They’ve summoned the big names in the industry to 11 Downing Street for an earful about not following the base rate all the way down.
There’s a curious ambiguity in this, as Brown & Co know perfectly well that the position of mortgage lenders is more complicated than they maintain.
The base rate may be at its lowest point since the 1950s but LIBOR has only fallen by around a third of 1% since the Monetary Policy Committee announced the recent 1% cut.
And the banks being recapitalised by the state are paying 12% for the privilege.
Amazingly, the Financial Services Authority is planning to make it even more difficult for lenders to lend, with proposals to toughen up its already excessive liquidity regime.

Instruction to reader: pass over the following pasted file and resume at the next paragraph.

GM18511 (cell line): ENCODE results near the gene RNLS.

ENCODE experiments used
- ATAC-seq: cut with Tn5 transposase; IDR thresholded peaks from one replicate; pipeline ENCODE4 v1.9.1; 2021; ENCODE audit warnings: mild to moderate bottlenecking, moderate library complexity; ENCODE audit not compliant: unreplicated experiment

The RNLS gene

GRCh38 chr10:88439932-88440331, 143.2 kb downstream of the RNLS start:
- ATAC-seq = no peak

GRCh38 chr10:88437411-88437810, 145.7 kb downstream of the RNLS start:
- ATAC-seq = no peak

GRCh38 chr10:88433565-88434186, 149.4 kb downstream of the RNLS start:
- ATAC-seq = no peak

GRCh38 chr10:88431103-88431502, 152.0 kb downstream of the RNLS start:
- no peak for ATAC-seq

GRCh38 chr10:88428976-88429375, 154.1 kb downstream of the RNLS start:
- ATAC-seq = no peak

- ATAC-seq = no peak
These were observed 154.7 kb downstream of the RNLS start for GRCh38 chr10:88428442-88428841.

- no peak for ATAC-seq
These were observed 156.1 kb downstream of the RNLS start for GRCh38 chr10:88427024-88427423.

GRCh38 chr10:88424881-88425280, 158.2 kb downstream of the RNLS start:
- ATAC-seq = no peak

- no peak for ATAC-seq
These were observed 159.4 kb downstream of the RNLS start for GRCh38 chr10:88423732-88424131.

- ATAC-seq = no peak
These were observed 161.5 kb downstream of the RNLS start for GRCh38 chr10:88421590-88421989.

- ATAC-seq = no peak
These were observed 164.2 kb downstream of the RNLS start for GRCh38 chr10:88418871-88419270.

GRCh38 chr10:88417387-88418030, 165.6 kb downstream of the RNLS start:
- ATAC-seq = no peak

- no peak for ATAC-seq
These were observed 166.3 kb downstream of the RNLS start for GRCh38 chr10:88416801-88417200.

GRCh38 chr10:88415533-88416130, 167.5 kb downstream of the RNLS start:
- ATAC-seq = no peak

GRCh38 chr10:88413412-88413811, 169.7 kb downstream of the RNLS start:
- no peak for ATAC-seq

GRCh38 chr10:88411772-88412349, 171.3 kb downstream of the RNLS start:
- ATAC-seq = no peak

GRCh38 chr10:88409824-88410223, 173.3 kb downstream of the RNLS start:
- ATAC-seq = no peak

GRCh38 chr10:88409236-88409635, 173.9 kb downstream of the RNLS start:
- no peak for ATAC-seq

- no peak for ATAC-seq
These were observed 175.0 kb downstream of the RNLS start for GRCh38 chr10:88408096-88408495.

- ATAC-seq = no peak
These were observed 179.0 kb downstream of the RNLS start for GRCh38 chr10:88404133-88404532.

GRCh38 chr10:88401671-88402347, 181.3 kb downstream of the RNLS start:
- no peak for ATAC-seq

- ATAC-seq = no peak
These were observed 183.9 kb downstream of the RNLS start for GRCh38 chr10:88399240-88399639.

It wants lenders to hold between 6% and 10% of their liabilities in government gilts. This is a huge change from the average of 4.6% currently held and will amount to billions of pounds.
Such a move will help the massive public sector borrowing requirement but will do little for the financial services industry. It won’t help aspiring home owners either and will do nothing to resolve the credit crisis.
Going all the way with Brown may not be the right option, especially if he’s heading in the wrong direction.